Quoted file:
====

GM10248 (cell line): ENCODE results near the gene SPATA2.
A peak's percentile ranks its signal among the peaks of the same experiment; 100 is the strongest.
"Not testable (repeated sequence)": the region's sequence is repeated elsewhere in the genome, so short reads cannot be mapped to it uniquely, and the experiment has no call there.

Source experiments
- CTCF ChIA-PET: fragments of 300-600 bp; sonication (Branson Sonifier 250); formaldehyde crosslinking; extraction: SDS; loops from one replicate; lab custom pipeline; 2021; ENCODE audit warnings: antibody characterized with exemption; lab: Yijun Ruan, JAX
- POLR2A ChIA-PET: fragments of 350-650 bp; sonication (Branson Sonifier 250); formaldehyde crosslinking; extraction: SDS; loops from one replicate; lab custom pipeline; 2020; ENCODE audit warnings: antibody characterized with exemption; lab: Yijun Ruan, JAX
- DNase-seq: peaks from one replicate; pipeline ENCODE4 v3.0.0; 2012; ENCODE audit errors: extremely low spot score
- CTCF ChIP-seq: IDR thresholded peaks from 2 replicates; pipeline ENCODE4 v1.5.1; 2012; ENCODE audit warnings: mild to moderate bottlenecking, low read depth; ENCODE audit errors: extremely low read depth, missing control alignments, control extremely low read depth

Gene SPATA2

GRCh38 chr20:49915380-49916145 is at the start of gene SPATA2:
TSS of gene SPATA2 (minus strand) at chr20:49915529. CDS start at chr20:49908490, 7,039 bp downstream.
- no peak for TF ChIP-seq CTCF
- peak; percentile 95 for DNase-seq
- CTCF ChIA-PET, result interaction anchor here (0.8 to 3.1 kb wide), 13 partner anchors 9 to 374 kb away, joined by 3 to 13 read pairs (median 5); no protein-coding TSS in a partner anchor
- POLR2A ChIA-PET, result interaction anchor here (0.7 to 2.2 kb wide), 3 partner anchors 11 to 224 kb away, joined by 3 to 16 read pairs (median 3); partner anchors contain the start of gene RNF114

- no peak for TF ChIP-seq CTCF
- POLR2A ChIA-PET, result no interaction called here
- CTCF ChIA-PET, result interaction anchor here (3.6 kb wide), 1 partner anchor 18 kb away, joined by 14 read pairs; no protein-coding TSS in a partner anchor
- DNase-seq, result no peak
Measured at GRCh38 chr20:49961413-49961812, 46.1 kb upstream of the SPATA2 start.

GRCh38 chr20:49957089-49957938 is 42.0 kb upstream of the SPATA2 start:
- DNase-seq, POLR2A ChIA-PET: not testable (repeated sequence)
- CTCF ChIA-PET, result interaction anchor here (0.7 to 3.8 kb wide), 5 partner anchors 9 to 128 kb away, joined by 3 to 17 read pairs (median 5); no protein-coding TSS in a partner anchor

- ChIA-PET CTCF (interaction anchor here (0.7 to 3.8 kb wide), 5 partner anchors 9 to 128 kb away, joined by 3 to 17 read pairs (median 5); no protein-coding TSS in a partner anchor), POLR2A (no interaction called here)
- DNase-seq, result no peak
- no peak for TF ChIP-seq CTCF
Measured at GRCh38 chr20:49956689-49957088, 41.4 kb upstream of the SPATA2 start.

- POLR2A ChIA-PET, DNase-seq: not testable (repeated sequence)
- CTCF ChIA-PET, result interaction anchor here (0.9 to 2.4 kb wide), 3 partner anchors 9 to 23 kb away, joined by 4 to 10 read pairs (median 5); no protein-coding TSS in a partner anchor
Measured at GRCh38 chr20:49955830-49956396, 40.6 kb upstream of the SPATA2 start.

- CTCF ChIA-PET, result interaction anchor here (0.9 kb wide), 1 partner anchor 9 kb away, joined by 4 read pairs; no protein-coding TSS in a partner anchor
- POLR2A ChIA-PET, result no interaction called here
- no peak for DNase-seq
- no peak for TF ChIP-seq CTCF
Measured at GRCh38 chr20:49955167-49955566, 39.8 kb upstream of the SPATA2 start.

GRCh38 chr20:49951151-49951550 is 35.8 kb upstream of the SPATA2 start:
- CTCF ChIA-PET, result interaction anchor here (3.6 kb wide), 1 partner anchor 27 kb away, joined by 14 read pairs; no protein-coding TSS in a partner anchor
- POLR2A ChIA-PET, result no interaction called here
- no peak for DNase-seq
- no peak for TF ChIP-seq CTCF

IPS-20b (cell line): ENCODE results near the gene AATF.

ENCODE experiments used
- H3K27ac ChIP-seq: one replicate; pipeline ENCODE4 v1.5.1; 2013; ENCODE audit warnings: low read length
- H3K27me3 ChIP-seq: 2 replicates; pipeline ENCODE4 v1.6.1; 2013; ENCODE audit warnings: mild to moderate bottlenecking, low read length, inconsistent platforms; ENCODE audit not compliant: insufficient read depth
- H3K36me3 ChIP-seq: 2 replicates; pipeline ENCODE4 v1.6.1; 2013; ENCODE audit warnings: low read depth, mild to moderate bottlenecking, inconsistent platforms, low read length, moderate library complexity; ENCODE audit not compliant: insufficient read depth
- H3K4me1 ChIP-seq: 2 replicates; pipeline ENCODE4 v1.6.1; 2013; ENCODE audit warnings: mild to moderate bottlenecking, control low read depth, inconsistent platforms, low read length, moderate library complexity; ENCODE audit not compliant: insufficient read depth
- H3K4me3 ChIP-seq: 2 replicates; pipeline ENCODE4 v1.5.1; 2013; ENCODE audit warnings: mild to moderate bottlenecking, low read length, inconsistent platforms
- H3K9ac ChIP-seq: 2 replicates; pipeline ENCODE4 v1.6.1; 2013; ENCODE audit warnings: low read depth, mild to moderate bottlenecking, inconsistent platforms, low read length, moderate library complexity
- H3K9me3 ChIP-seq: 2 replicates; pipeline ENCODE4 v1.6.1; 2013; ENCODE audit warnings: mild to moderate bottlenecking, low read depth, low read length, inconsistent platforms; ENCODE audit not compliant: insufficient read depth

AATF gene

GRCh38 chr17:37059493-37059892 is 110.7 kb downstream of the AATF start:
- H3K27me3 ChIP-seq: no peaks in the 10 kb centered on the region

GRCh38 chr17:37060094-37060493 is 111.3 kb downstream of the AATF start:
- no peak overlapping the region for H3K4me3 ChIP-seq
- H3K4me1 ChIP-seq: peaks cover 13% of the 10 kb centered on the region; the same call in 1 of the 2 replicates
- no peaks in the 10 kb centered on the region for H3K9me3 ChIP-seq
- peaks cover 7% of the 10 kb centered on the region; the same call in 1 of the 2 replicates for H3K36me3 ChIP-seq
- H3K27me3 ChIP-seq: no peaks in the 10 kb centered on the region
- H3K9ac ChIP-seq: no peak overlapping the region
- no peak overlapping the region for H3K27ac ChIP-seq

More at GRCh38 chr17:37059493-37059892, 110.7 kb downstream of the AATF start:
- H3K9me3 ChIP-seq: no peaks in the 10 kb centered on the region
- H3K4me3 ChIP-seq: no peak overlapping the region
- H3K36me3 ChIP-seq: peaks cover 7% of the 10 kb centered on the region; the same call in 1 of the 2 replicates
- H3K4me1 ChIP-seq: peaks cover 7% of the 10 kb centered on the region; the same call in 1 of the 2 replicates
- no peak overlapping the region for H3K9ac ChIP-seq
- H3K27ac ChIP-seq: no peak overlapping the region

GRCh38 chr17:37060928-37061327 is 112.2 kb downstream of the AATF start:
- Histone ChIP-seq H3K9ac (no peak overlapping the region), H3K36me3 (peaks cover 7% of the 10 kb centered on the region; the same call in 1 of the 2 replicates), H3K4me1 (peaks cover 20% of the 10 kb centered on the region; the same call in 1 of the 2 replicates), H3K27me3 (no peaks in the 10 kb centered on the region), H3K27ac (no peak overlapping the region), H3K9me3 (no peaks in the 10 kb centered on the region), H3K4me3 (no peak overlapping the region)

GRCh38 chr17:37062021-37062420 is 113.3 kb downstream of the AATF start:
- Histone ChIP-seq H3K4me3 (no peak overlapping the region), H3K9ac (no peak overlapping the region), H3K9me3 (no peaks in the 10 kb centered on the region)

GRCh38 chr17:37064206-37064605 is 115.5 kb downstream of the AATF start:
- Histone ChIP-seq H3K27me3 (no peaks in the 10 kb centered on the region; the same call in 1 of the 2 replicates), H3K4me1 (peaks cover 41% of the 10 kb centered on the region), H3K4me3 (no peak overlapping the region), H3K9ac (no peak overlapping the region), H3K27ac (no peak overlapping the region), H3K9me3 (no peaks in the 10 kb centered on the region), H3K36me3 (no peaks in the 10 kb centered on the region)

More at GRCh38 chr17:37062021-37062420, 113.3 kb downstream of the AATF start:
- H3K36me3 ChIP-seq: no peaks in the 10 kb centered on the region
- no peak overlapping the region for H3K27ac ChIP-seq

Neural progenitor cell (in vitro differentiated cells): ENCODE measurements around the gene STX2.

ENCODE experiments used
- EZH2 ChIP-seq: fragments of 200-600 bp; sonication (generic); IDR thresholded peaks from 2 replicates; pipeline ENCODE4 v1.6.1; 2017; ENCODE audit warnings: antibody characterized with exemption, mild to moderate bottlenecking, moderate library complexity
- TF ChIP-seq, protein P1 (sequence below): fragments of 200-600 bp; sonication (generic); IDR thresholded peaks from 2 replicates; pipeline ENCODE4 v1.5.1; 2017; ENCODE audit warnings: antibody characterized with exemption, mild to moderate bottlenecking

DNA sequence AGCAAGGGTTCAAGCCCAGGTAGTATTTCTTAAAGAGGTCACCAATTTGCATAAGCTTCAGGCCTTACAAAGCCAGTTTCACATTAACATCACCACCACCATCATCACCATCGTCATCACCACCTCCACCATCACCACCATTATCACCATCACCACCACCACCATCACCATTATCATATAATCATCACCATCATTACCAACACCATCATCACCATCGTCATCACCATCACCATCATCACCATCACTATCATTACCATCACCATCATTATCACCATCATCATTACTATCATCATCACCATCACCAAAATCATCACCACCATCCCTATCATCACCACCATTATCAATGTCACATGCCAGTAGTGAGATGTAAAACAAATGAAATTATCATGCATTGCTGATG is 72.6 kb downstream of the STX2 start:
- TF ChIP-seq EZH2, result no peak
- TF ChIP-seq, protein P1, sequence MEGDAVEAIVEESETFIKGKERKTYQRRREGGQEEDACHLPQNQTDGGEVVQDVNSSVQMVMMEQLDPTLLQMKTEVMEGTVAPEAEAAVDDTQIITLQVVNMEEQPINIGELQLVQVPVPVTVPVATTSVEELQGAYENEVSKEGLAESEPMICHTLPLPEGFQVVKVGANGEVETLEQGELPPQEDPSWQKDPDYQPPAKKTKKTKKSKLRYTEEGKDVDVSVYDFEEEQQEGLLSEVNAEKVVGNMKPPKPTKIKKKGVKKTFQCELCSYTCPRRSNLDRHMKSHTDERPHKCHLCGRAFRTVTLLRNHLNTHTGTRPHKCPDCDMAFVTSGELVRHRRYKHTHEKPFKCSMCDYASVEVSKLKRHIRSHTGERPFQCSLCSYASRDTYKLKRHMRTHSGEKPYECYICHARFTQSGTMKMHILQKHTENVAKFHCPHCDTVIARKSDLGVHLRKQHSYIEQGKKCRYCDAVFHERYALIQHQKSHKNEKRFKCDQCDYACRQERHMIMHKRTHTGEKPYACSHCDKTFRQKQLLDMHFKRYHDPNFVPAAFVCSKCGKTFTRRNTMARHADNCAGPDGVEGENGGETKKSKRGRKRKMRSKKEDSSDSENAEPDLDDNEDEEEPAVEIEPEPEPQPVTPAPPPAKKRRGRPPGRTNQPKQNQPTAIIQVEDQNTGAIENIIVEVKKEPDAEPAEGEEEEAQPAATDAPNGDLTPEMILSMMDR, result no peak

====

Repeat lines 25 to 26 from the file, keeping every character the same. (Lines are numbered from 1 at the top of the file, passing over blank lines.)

- DNase-seq, result no peak
- no peak for TF ChIP-seq CTCF